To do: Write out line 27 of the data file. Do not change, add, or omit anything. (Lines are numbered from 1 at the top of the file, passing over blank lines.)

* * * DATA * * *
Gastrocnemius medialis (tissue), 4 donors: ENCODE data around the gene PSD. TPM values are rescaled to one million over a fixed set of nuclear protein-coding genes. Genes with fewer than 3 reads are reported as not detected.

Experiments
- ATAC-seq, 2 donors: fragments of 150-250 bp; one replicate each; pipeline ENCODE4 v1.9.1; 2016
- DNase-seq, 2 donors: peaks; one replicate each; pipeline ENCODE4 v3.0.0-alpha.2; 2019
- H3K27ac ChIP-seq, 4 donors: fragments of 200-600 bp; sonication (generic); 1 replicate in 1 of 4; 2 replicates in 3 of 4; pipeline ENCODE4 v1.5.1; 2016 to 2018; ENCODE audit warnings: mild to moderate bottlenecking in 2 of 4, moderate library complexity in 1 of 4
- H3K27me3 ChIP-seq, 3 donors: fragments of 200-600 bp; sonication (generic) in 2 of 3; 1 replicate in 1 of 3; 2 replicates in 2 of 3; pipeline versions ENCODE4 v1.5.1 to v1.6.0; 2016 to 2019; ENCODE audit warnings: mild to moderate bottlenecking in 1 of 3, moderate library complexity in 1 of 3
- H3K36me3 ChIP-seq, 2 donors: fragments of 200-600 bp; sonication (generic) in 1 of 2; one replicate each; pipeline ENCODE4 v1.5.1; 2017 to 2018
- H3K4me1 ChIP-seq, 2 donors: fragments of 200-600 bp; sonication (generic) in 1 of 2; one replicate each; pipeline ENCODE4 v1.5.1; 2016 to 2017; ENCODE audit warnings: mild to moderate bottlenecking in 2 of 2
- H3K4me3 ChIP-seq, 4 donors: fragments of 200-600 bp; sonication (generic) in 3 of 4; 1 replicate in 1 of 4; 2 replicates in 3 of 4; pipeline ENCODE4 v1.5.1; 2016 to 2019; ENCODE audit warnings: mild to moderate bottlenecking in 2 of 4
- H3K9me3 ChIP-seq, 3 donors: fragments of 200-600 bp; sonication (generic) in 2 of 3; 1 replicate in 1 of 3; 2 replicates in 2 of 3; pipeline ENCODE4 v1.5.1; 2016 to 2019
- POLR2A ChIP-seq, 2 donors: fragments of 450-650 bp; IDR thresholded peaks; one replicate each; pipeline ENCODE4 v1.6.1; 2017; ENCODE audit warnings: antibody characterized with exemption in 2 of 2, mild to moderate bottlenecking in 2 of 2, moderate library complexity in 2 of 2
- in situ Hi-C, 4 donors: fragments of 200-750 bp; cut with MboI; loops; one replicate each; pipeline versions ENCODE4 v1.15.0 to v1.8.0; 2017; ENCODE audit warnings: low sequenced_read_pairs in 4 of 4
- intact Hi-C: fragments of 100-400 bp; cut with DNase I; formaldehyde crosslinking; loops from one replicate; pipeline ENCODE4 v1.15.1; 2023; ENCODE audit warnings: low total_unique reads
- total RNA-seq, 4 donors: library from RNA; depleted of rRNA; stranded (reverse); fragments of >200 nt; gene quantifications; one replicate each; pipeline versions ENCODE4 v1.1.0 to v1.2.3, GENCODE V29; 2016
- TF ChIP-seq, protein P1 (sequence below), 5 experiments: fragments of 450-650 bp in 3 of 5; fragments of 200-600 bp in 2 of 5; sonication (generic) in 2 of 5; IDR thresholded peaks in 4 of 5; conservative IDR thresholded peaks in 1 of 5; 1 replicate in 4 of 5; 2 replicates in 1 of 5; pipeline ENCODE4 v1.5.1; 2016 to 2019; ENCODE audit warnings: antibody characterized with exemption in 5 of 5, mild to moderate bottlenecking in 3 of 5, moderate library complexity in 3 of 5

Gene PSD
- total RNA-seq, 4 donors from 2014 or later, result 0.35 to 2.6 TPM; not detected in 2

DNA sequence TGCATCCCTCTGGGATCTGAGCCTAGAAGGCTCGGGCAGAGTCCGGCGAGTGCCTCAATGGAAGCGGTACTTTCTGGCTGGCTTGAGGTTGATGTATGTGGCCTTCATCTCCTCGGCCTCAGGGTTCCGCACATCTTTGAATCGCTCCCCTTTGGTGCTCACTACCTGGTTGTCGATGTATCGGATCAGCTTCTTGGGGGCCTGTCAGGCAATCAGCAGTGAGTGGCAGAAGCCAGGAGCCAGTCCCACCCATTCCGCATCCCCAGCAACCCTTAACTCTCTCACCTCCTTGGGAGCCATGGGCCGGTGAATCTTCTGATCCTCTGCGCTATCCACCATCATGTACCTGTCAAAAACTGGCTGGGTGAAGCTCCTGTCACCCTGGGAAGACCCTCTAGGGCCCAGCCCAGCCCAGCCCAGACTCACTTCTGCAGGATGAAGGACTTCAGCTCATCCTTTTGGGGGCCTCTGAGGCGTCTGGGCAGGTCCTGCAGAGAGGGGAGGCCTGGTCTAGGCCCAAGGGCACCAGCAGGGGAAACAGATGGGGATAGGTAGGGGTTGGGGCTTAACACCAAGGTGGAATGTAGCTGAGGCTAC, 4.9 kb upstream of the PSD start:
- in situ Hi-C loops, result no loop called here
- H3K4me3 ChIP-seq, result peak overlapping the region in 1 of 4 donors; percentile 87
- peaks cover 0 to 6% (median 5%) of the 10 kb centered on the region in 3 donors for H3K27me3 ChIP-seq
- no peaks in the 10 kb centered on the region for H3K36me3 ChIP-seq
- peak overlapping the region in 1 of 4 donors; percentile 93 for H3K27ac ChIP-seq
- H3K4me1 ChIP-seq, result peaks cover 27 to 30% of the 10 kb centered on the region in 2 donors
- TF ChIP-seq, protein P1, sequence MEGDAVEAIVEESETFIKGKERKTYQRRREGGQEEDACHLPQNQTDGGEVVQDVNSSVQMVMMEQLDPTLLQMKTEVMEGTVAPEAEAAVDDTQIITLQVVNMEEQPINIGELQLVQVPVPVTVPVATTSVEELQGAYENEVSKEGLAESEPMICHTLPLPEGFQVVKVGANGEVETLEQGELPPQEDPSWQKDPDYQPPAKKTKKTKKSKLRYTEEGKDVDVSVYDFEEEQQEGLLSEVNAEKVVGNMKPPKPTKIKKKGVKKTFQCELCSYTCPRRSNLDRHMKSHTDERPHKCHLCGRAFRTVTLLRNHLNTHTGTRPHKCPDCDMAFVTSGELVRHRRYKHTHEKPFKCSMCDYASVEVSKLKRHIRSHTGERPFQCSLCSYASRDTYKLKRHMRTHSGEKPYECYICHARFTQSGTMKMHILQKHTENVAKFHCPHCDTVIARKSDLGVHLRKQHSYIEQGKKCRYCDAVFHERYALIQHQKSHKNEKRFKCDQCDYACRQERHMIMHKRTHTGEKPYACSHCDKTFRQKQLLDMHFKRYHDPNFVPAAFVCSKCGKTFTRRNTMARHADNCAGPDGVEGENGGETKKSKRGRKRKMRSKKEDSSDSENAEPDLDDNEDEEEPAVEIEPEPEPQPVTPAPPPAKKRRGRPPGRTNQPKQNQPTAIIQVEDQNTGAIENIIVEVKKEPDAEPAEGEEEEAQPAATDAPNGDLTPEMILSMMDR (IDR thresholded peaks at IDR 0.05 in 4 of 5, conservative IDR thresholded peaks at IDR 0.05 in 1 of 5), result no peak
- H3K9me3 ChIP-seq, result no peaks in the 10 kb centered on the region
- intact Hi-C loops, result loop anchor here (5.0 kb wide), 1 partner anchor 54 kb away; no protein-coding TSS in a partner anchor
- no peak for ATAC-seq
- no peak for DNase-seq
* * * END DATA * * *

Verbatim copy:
- intact Hi-C loops, result loop anchor here (5.0 kb wide), 1 partner anchor 54 kb away; no protein-coding TSS in a partner anchor